The origins of classic holiday songs – that you can learn with Fret Zealot

By this time of the season, Christmas songs are probably stuck in your head. Why not learn them on guitar for your next party or holiday get-together? Here are some classic Christmas songs you can learn with Fret Zealot – and how they came to be. 

Silent Night

A flood damaged an Austrian church’s organ right before Christmas Eve mass in 1818 and prompted the creation of one of the best-known Christmas carols of all time. A young priest named Josef Mohr wrote a poem titled “Stille Nacht” in 1816, welcoming long-awaited peace following the Napoleonic Wars. He revisited the poem two years later, asking a school teacher to arrange the poem in a song with guitar accompaniment. However, guitars weren’t allowed in Catholic churches at the time, so the two waited to perform the song until Mass ended. According to Smithsonian Magazine, the repairman who fixed the organ took the sheet music for the song with him, and choirs began singing the song. It eventually spread to Europe and the United States. 


Jingle Bells 

Jingle Bells is one of the best-known holiday songs around – but the lyrics don’t have any connection to Christmas or the holiday season at all! The song was originally published in 1857 as “The One Horse Open Sleigh”. Its first recording, on an Edison cylinder in 1889, is believed to be the first recorded Christmas song ever.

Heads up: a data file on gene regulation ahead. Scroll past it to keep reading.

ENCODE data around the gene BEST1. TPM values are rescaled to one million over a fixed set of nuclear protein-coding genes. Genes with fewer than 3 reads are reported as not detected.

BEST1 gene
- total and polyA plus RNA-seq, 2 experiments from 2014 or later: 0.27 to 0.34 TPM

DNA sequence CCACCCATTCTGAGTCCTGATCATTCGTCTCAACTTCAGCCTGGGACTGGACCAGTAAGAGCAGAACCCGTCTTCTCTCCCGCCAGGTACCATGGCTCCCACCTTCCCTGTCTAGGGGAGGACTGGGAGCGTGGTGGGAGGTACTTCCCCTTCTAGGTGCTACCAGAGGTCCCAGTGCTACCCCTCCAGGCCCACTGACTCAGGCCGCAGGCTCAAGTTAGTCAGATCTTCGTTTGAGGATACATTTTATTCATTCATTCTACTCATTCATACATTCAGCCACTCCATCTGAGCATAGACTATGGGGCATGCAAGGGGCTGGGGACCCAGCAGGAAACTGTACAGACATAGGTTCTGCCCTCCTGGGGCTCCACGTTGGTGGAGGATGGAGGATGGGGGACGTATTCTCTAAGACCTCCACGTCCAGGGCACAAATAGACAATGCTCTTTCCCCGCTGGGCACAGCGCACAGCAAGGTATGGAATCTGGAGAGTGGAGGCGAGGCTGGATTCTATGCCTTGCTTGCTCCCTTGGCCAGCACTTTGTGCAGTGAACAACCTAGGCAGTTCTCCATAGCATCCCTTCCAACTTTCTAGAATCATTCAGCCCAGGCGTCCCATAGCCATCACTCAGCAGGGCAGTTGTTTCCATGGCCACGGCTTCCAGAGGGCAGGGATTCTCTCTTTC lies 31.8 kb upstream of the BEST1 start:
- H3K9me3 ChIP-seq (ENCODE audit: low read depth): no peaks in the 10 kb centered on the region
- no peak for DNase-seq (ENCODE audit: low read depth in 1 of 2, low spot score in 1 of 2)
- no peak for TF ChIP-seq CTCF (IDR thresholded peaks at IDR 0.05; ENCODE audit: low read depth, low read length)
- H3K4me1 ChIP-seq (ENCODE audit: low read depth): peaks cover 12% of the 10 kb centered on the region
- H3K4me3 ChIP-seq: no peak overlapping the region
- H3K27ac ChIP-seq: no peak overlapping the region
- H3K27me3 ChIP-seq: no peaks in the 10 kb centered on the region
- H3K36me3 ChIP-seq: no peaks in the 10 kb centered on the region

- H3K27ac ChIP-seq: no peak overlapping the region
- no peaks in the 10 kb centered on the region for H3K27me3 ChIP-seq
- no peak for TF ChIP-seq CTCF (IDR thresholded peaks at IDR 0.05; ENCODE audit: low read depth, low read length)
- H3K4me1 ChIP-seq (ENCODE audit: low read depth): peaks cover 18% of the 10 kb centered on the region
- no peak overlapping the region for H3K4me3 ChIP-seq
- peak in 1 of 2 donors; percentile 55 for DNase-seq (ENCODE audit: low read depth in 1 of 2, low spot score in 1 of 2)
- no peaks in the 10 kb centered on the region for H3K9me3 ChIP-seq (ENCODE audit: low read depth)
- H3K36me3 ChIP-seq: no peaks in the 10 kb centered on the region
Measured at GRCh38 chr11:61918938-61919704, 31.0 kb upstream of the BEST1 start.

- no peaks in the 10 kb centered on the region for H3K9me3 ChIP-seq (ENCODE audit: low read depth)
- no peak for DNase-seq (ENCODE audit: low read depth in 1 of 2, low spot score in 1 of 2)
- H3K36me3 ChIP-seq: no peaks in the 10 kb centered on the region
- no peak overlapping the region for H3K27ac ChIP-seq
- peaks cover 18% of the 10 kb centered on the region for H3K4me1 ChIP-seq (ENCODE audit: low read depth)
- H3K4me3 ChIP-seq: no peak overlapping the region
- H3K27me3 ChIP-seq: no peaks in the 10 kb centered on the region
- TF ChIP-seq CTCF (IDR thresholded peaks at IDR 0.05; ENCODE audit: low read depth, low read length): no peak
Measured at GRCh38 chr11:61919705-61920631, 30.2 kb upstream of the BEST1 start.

O Christmas Tree

Known as “O Tannenbaum” in its original German, “O Christmas Tree” is a German Christmas song based on a secular traditional folk song. In the mid-19th century, it became associated with Christmas trees. The song’s lyrics don’t have any references to Christmas – they talk about the fir tree’s evergreen qualities and symbolic faithfulness.

I Heard the Bells on Christmas Day

A 1863 poem called “Christmas Bells” by Henry Wadsworth Longfellow, written during the American Civil War, is the basis for this carol. Longfellow had lost his wife in a fire two years prior, and his oldest son was severely injured while serving in the Union Army that year. The poem was set to music in 1872.

Jolly Old St. Nicholas

“Jolly Old St. Nicholas” also started off as a mid-19th century poem called “Lilly’s Secret”, published in Dec. 1865 and written by author Emily Clark Huntington Miller. 

Need a perfect holiday gift for someone? 

Check out our FZ Holiday Gift Guide, or try writing a song!


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